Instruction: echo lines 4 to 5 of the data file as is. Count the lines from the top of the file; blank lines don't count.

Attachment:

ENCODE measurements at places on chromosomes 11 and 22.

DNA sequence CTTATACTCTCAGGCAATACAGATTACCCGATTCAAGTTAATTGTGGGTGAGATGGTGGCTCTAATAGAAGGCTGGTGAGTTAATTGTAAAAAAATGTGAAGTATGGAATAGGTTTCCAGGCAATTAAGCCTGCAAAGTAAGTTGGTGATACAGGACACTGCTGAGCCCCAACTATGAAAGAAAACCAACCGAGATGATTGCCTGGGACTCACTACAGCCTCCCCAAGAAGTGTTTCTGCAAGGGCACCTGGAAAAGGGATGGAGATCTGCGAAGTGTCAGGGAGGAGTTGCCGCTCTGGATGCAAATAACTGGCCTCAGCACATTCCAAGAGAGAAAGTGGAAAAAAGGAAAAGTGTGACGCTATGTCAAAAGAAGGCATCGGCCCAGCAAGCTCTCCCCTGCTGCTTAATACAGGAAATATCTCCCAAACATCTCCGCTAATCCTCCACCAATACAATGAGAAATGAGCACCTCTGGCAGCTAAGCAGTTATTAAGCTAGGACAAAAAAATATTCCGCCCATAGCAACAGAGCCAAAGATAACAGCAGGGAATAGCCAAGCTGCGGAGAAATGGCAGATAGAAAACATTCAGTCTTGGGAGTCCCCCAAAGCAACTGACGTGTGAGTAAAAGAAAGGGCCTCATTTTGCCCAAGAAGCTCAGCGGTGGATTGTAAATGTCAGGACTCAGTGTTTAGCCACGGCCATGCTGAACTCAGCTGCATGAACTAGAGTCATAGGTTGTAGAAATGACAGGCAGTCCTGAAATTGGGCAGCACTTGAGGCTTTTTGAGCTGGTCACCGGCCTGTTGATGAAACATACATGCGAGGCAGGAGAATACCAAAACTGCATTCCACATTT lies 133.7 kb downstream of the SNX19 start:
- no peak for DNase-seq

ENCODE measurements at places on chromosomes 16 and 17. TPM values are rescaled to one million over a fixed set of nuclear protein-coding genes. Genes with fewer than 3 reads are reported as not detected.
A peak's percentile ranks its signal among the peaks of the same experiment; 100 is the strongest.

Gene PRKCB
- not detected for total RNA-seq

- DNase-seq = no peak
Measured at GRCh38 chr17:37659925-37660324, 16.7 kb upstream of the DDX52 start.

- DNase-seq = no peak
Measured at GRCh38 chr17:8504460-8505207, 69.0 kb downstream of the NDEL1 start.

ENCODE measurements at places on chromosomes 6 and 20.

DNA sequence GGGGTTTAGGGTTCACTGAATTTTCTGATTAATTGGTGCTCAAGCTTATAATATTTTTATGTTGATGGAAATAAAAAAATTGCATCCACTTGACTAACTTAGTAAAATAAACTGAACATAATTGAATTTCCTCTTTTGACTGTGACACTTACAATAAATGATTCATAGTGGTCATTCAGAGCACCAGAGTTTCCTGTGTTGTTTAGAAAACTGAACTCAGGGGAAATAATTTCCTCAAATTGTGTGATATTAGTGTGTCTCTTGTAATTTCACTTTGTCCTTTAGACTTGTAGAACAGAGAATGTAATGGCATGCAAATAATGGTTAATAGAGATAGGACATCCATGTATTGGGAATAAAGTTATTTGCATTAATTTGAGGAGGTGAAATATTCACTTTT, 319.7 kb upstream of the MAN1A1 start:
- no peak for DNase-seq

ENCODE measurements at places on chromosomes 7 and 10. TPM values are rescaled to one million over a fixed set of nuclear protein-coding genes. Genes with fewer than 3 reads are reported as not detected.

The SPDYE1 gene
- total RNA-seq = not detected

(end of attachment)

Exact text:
ENCODE measurements at places on chromosomes 16 and 17. TPM values are rescaled to one million over a fixed set of nuclear protein-coding genes. Genes with fewer than 3 reads are reported as not detected.
A peak's percentile ranks its signal among the peaks of the same experiment; 100 is the strongest.